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After mom’s cancer battle, a daughter’s diagnosis

Amy Peterson and her beloved dog Hadley sit in the room where Peterson has created a wall based on the theme “I choose joy.” Cards and notes of support are tacked to the wall. Peterson, 37, is in the beginning phases of a battle with breast cancer. (Bob King / / 2
A photo of Amy Peterson’s mother, Pam (left), and Amy is tacked to the wall. One of her inspirations is her mother, whose Hodgkin’s lymphoma, diagnosed this summer, is in remission. (Bob King / / 2

When Amy Peterson suspected she might have cancer, her mother was not among the first to know.

“I did not know right away until she went in to meet with the surgeon, and then she figured she had to tell me,” said Pam Peterson, 60, of Wausau, Wis.

The reason for the delay: Pam had just been through her own battle with cancer. Her last round of chemotherapy for Hodgkin’s lymphoma was in late February. Amy, who lives in Duluth’s Lincoln Park neighborhood and works for the Housing and Redevelopment Authority, first noticed a lump in her right breast in early March.

Now defiantly engaged in the early phases of her own fight with breast cancer, Amy counts her mother among her chief allies.

“She’s this amazing specimen of a human being,” Amy said of her mother. “She’s totally my hero. It brought us as a family — we were already pretty close — but it brought us so much closer.

“She has definitely been a role model,” Amy said.

Pam Peterson first reported a lump on the side of her neck in June 2013.

After a long series of tests, she was diagnosed July 31 with Hodgkin’s, a form of cancer that attacks the body’s immune system. Amy was with her mom and dad, Bob Peterson, in September during the early phases of Pam’s treatment. She was there on the 14th day after the first chemo treatment, when her mom’s hair fell out in clumps.

“For her it was very devastating,” Amy recalled. “Even when you’re an adult, when you watch your parents cry, you watch your dad watch my mom crying, and he’s so upset he falls to his knees in tears because she’s going through what she’s going through — and I’m watching this and I’m trying to be a rock, and I’m broken up inside. No one prepares you to deal with that.”

Her mom never complained, Amy said, as she endured a hysterectomy and 12 chemo treatments over a span of 24 weeks. On Jan. 15, a scan revealed Pam was cancer-free, although she had to continue the chemo through February.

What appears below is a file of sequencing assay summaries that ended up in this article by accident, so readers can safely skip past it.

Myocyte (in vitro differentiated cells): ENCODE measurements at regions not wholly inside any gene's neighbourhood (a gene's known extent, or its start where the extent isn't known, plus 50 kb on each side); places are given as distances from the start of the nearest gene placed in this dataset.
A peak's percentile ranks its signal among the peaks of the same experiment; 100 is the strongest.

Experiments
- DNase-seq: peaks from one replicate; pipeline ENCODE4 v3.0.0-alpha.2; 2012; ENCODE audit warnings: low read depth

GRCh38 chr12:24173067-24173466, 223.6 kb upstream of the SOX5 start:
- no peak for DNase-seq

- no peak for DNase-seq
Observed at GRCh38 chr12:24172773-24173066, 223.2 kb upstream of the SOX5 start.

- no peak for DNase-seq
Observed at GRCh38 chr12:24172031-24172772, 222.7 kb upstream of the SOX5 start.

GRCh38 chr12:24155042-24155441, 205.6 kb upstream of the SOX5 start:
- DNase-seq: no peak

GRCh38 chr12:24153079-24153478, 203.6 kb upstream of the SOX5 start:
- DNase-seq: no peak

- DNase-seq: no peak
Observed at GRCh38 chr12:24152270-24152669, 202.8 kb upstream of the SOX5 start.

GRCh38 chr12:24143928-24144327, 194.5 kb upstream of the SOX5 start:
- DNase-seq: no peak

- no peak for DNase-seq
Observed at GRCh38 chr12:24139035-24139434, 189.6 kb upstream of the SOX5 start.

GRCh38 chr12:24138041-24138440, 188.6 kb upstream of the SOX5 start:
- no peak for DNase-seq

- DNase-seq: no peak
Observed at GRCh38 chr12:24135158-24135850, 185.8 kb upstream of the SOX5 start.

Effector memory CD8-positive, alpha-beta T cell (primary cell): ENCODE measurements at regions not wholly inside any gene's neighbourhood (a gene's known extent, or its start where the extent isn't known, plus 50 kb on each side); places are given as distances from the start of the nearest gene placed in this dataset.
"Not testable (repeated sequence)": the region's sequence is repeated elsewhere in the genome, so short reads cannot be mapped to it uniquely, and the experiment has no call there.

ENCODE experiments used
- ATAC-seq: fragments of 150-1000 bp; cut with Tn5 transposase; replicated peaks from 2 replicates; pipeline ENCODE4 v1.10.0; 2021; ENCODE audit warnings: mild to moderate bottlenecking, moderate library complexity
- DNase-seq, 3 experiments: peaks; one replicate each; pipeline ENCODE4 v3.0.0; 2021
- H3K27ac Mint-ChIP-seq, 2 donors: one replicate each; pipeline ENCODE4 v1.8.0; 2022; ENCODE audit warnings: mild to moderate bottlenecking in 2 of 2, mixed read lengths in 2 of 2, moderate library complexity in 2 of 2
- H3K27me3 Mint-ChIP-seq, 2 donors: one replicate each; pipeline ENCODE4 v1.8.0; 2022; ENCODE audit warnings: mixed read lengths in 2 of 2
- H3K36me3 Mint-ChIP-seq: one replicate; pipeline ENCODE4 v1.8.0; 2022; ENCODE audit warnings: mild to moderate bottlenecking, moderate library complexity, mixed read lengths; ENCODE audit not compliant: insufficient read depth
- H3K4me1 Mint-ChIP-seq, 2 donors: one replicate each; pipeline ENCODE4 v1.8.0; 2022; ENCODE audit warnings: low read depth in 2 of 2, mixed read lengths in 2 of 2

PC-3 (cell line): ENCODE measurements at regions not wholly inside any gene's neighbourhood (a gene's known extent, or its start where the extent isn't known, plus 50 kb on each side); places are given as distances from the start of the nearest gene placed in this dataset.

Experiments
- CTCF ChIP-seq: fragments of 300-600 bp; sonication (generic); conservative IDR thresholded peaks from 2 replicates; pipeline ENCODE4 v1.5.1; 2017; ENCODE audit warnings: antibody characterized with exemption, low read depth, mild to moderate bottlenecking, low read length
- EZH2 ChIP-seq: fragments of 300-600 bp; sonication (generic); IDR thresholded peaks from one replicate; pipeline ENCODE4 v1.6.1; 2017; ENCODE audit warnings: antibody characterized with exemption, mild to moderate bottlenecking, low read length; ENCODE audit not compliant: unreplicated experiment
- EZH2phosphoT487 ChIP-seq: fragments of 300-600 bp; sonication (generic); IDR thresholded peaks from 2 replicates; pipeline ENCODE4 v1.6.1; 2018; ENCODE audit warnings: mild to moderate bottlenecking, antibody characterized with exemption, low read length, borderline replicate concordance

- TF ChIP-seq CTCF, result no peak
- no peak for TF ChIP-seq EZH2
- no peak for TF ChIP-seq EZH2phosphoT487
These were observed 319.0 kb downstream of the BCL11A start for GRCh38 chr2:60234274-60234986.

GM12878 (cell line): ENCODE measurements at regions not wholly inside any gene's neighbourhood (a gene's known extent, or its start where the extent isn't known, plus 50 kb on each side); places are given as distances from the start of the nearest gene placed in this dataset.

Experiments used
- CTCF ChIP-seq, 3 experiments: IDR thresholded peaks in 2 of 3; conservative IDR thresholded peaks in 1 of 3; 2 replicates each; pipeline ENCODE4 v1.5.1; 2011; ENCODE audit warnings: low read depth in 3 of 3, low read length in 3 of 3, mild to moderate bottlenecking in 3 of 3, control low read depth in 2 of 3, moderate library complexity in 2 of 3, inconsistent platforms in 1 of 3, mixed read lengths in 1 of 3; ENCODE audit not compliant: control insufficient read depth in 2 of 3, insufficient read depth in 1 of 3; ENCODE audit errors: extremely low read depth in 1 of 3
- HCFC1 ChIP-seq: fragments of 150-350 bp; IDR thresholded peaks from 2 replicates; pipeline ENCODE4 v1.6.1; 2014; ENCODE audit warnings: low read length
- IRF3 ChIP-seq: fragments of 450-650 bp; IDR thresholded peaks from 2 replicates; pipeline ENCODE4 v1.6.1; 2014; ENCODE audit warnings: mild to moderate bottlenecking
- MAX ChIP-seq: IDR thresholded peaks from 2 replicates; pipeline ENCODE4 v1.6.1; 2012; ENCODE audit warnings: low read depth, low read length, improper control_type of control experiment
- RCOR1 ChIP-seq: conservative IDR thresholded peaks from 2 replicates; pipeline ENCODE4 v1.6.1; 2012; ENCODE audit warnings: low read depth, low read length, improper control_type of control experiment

When Amy started going in for her own tests, she told her father and her godmother, a breast cancer survivor. A mammogram and an ultrasound revealed nothing, but Amy knew that in younger women breast density can hide growths. It took a surgical biopsy on April 14 to confirm she had cancer.

Amy was accompanied that day by her friend Kerry Gauthier, the former state legislator. The two have common bonds: Both are gay, and each is a photography enthusiast.

When she came to after the biopsy, she said, Gauthier “teared up and he told me that I had cancer. And I cried, and then I didn’t. I’ve only cried twice, and that was the first time.”

Gauthier notified Amy’s closest family and friends, and she went public about her cancer on her Facebook page that evening. That paved the way to finding additional allies.

She met Sean Maguire, a Texan who also is battling cancer, through her college roommate. A free spirit like Amy, Maguire frequently exchanges what Amy calls “silly pictures” with her. Despite the burden of chemotherapy, he continues to run 5Ks, and has encouraged her to stay active.

They share the theme: “We choose joy.”

Amy took up the theme by creating an “I choose joy” wall in her home, filled with cards and trinkets from friends. “So when I wake up every day, rather than looking at a wall, I’m looking at joy,” she said.

During an interview on Wednesday, 14 days after her first round of chemotherapy, she had her blond hair cut in a short spike. It gave her a resemblance, she claimed, to Beaker from the Muppets.

That night she experienced — as her mother had at the same point — her hair falling out in clumps.

But she was ready. Amy had asked friends to send her bandanas representing themselves “so I could wear a different bandana every day when I didn’t have hair.”

It’s part of what she describes as an “irreverent” attitude toward cancer, sprinkling her conversations with phrases like “When I beat this little bug …”

Her upbeat attitude reflects her mom’s. But it’s hard on Pam Peterson to see her daughter relive that battle.

“It was very difficult,” Pam said, weeping as she recalled first learning the news. “It was harder than hearing it for myself.”

As mother and daughter have talked, though, they agreed on the proper approach.

“You have to be positive and you have to fight and just keep yourself healthy and pursue it,” Pam said. “Because you’ve got a lot to live for.”

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